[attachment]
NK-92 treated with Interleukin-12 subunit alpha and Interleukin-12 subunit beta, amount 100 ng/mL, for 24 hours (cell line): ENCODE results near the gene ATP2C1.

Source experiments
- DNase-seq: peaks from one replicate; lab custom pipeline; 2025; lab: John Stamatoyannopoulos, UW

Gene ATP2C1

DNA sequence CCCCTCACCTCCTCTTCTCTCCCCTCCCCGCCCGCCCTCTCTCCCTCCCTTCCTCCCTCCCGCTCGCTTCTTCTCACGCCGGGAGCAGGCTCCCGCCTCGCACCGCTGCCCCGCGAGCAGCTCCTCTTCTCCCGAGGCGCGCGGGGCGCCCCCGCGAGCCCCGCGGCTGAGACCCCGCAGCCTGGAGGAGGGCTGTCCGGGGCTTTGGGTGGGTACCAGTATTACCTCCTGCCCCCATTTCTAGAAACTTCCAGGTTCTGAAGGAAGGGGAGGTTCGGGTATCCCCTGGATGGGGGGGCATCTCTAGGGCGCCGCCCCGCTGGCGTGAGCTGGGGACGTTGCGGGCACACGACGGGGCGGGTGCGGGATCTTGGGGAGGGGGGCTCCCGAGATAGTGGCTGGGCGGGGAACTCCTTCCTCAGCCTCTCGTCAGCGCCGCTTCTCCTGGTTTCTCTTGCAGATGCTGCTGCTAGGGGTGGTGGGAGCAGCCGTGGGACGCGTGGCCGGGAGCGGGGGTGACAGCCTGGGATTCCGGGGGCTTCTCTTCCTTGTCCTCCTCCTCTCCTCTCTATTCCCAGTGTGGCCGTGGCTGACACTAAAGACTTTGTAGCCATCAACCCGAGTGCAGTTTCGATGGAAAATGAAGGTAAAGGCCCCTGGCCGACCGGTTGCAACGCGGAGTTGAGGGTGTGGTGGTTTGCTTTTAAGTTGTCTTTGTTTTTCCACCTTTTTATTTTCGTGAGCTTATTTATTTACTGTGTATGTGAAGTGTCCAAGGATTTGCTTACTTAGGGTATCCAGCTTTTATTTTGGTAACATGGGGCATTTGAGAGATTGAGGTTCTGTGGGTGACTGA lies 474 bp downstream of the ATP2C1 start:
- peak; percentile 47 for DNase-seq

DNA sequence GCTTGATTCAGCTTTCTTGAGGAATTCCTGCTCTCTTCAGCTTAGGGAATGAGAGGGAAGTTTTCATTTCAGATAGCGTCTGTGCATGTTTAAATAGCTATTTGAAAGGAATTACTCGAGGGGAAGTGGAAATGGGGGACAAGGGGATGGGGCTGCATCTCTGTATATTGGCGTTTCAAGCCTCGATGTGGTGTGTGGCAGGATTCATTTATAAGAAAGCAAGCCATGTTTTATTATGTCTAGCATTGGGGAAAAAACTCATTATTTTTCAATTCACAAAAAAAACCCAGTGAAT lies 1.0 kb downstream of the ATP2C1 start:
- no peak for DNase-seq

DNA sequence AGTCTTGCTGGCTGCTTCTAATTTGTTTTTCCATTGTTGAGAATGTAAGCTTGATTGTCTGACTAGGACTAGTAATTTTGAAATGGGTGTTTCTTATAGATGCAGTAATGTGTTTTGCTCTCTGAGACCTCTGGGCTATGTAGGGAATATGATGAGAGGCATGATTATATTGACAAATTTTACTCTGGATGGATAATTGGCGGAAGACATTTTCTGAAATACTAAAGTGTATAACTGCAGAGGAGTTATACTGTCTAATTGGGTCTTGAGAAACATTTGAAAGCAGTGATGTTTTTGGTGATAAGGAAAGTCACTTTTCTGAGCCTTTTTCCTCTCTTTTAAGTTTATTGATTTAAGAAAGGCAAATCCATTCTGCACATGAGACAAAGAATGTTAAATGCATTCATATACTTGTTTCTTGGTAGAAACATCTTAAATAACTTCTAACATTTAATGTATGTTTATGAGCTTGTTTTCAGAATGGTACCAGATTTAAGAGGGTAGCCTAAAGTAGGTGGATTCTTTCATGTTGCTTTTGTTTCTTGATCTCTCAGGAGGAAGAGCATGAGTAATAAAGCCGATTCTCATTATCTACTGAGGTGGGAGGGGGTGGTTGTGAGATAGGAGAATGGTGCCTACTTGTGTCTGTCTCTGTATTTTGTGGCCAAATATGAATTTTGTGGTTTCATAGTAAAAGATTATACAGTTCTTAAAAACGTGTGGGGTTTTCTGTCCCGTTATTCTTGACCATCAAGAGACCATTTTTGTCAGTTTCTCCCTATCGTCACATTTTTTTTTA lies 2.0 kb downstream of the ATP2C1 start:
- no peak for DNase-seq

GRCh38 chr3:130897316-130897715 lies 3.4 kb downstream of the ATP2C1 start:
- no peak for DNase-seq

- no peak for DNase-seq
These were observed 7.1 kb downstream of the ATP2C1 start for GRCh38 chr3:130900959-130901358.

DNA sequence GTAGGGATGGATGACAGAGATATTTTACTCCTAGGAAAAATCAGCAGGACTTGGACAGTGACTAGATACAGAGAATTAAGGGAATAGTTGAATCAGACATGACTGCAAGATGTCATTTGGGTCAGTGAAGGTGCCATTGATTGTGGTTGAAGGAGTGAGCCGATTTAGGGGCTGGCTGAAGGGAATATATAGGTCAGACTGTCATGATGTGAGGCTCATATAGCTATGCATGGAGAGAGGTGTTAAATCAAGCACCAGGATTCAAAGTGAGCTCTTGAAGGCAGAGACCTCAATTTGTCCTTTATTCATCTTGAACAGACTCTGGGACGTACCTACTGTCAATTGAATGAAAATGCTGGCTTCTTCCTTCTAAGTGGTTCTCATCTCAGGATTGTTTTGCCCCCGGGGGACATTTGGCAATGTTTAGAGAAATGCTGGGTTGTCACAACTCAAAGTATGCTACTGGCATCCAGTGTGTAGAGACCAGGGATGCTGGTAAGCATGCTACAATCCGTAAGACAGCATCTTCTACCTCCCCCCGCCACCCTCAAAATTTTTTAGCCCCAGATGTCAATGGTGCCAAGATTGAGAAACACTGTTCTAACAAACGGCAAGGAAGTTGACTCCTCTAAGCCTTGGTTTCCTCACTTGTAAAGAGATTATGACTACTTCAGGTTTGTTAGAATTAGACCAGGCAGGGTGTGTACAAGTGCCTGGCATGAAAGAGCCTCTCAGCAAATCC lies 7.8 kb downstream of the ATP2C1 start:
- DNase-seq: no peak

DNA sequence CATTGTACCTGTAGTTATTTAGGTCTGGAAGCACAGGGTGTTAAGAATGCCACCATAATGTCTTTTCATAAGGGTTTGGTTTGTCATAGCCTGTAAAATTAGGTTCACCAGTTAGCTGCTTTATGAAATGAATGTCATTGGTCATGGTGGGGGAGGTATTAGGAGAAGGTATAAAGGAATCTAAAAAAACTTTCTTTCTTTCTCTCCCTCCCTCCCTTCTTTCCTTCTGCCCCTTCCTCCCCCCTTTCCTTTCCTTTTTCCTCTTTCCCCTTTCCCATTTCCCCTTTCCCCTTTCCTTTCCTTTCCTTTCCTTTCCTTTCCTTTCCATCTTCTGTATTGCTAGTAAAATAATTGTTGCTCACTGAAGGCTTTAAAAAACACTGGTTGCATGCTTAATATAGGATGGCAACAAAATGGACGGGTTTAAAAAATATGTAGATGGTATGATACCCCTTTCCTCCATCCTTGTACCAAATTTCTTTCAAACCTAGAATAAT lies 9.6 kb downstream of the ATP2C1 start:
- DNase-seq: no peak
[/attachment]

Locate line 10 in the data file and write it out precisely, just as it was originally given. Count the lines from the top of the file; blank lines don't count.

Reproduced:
- no peak for DNase-seq